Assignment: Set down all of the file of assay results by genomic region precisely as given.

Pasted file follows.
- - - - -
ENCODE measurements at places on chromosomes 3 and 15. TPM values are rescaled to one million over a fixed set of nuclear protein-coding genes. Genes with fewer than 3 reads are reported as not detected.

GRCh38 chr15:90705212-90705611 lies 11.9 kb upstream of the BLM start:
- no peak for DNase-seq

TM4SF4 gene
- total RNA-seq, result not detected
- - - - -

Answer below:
ENCODE measurements at places on chromosomes 3 and 15. TPM values are rescaled to one million over a fixed set of nuclear protein-coding genes. Genes with fewer than 3 reads are reported as not detected.

GRCh38 chr15:90705212-90705611 lies 11.9 kb upstream of the BLM start:
- no peak for DNase-seq

TM4SF4 gene
- total RNA-seq, result not detected